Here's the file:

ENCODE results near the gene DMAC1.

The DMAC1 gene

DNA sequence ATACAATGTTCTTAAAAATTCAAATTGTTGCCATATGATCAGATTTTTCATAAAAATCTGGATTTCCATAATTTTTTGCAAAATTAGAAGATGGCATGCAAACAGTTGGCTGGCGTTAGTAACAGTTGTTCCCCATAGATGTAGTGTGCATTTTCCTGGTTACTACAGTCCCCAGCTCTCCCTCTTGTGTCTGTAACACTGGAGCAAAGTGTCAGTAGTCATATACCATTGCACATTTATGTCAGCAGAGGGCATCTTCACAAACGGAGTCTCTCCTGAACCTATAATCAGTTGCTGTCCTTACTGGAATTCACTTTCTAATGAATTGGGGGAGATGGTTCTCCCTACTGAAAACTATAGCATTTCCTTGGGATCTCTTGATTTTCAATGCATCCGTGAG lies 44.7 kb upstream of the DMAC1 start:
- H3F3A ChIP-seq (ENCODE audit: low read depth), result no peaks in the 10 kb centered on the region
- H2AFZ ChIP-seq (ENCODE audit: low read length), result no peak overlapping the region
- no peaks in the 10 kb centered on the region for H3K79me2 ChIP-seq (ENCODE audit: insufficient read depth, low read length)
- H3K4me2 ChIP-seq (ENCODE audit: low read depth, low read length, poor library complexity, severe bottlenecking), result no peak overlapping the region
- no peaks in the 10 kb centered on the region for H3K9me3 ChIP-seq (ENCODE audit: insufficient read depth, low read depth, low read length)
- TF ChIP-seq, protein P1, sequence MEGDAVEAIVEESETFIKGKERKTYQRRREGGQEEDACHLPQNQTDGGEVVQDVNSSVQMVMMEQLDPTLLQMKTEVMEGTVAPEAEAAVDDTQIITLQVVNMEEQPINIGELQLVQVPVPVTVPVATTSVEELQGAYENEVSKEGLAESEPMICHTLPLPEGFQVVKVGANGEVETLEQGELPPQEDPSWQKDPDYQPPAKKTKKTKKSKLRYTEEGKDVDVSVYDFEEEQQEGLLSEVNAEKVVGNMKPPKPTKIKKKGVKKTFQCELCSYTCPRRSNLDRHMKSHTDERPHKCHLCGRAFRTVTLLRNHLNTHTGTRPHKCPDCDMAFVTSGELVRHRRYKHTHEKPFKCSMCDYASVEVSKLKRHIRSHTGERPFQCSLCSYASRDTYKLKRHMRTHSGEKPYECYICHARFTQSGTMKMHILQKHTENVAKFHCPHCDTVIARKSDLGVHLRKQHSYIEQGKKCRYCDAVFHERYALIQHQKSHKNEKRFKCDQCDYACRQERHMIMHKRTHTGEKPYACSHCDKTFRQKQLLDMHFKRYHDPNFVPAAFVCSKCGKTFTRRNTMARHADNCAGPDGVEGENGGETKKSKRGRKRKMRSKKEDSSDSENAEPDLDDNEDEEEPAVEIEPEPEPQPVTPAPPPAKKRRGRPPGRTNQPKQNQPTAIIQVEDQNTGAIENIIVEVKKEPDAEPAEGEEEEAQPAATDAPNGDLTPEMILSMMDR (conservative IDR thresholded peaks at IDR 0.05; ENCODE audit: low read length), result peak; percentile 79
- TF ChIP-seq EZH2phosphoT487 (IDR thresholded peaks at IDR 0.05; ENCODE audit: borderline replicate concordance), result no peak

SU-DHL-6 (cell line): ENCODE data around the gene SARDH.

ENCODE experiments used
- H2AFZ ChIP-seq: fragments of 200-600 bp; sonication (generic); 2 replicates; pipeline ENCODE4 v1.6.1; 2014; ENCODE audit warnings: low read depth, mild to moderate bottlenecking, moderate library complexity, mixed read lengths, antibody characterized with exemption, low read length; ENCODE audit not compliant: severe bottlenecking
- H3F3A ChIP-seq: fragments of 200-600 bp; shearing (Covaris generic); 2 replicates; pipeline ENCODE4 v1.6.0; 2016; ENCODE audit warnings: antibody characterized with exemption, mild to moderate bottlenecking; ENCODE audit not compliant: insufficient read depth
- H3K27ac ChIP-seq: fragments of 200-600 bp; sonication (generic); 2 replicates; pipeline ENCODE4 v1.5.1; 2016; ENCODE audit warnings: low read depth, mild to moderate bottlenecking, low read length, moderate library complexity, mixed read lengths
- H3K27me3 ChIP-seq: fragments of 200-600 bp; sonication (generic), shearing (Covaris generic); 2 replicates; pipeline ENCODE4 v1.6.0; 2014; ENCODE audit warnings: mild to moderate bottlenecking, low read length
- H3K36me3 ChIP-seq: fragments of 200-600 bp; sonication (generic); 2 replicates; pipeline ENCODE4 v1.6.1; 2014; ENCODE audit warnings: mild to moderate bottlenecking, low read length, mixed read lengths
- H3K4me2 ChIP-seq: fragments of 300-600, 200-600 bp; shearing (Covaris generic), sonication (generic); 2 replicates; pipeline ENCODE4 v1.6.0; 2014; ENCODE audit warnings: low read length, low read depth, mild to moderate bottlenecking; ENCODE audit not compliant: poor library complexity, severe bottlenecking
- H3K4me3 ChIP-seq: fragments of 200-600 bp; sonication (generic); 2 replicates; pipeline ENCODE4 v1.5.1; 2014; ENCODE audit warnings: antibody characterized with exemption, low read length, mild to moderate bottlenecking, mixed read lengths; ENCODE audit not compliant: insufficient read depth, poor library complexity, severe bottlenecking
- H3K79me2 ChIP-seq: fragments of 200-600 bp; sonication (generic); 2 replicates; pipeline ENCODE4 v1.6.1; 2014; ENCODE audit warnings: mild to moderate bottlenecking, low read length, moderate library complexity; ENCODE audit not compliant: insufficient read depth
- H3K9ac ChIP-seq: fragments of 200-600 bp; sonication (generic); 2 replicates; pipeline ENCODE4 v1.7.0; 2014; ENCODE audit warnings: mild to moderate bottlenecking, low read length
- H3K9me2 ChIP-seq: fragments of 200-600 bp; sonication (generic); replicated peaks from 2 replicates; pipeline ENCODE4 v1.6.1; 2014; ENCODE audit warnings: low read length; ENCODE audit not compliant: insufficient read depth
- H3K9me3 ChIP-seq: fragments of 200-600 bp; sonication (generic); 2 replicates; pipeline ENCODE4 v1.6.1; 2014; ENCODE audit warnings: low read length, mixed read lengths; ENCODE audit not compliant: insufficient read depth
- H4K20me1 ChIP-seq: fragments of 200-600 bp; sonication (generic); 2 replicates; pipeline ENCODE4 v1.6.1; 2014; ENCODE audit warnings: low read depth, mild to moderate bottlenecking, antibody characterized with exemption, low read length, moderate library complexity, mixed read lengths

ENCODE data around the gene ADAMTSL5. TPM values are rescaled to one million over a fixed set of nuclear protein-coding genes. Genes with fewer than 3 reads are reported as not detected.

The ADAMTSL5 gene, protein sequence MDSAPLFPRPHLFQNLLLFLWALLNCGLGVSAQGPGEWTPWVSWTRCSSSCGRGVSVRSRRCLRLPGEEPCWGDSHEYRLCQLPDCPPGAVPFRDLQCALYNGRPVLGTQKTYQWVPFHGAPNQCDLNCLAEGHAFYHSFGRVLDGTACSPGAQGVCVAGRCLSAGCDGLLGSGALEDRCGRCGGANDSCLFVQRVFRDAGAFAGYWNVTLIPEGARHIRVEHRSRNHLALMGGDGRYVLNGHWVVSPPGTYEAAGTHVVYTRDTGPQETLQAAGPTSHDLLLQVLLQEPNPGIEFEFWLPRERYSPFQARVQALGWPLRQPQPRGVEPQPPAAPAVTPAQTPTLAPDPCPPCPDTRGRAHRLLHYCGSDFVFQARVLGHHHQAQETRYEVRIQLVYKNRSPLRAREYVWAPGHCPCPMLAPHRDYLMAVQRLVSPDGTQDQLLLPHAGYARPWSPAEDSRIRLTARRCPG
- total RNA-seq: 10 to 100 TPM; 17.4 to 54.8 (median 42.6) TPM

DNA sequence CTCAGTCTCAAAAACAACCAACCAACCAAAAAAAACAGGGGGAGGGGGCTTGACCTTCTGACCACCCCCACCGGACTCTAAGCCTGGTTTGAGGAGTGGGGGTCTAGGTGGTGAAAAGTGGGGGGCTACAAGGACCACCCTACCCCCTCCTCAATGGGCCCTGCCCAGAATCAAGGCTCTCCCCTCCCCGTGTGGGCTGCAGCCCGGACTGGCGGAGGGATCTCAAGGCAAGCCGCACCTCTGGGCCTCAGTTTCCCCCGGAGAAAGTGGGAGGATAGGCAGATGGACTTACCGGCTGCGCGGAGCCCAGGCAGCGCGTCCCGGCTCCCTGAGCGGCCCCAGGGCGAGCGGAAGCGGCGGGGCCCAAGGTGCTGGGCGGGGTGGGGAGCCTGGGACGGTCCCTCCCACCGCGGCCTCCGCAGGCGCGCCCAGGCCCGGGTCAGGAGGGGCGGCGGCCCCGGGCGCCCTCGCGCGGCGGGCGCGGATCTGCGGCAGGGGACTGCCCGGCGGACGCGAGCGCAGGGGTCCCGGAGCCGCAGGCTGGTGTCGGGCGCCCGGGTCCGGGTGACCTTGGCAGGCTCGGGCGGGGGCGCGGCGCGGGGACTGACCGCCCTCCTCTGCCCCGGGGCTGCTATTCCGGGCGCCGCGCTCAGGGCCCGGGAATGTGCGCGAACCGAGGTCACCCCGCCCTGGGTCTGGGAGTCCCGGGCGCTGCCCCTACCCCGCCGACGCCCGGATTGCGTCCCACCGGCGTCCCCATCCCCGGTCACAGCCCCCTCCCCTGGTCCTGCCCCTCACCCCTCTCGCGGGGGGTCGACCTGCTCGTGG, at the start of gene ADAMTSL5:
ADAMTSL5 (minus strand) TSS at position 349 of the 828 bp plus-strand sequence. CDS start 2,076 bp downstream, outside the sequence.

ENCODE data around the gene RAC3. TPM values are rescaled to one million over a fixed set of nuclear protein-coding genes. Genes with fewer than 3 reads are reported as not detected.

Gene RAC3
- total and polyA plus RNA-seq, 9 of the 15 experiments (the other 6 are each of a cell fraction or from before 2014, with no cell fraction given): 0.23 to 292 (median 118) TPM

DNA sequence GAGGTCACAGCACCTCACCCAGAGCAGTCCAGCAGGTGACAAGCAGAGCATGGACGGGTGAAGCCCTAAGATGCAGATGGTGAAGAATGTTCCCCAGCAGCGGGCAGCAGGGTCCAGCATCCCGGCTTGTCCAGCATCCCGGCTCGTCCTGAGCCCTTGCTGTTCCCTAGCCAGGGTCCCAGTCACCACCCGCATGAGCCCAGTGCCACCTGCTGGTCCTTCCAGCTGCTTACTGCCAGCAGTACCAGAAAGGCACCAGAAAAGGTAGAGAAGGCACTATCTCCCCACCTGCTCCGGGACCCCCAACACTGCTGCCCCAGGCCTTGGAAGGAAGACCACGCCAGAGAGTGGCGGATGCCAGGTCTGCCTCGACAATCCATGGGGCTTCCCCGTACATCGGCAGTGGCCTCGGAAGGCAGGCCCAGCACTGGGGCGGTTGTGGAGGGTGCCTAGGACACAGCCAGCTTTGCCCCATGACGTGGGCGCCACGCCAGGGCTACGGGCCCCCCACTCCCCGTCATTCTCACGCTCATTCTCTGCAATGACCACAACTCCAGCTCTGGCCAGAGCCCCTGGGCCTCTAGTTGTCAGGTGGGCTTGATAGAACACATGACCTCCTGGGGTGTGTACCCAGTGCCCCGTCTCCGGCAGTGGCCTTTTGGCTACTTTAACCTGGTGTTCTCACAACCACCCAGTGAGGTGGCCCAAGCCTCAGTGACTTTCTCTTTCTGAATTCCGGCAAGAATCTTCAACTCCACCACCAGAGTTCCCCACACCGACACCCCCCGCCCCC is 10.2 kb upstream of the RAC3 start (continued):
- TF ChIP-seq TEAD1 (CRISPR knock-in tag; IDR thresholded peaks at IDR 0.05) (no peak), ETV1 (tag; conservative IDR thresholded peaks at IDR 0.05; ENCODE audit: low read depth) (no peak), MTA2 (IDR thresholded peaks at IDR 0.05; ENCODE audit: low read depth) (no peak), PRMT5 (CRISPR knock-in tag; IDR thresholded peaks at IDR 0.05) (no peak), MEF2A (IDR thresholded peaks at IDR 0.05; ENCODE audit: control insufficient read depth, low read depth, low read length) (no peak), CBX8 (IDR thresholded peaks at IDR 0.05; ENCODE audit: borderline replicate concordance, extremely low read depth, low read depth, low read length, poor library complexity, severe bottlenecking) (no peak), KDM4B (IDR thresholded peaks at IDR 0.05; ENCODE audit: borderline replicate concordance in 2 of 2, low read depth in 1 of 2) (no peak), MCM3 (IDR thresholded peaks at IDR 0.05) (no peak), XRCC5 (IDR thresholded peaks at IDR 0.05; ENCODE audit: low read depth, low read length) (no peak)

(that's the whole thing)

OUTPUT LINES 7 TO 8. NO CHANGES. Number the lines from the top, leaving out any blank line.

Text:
- H3K4me2 ChIP-seq (ENCODE audit: low read depth, low read length, poor library complexity, severe bottlenecking), result no peak overlapping the region
- no peaks in the 10 kb centered on the region for H3K9me3 ChIP-seq (ENCODE audit: insufficient read depth, low read depth, low read length)